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Peer Review

Published by marco on

Updated by marco on

Just as governments seek to justify everything they do—regardless of how violent or fascist—as being in the name of democracy or the greater good or for moral reasons, other dubious ideas have glommed onto the idea of portraying themselves as science in order to accumulate more than their fair share of respect. It seems that the cloak of science is just the spoonful of sugar the media needs to make any crackpot idea go down without a hiccup. Two areas in particular are swirling with boasts of provability and scientific evidence: intelligent design and denial of anthopogenic climate change. The second agenda, in particular, has been accused of not having support in the form of peer-reviewed journal articles. Seeing that acceptance without peer review was not easily forthcoming, the various support systems for this point-of-view have set about generating scientific consensus.

Given enough financial means and enough power, this isn’t so difficult to do; what is difficult is to build a preponderance of evidence. That’s where the media will be very helpful, as they are notoriously reluctant to take a position of any kind in any issue, regardless of how much less justifiable one side may be.[1] So, with issues of climate change, it suffices to say that a world coalition of scientists have issued a report that climate change is driven by human activity … however, other scientists disagree. Now, your average, hurried viewer is going to absorb the idea that everything’s up in the air, and the media will not have lied. They will merely have misrepresented as one side is represented by a concordance of scientists from all over the world, whereas the other is a much smaller group of individuals—primarily from the U.S. and primarily in the employ of or heavily funded by right-wing think-tanks or energy companies—who have formed their own, much smaller echo chamber.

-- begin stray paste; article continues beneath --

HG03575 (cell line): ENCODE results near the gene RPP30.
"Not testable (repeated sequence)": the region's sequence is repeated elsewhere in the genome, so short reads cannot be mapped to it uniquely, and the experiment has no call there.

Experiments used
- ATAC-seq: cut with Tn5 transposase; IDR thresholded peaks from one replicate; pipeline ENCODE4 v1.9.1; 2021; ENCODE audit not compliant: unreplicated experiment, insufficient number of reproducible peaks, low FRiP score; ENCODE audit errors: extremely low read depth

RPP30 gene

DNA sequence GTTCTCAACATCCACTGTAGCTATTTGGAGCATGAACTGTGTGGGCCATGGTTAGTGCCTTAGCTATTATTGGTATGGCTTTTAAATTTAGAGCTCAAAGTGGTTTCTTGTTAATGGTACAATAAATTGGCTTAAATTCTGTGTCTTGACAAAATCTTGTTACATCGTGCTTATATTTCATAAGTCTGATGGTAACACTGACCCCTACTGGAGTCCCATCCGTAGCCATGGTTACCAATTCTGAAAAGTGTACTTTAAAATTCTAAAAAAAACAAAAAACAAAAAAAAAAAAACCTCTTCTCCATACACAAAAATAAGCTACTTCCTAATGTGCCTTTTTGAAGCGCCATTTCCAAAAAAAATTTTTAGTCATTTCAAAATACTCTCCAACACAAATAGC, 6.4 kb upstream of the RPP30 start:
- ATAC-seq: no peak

It is in this way that peer review can be twisted to the purposes of any idea. Last Words on Saletan by Cosma Shalizi (Three-Toed Sloth) puts it quite well: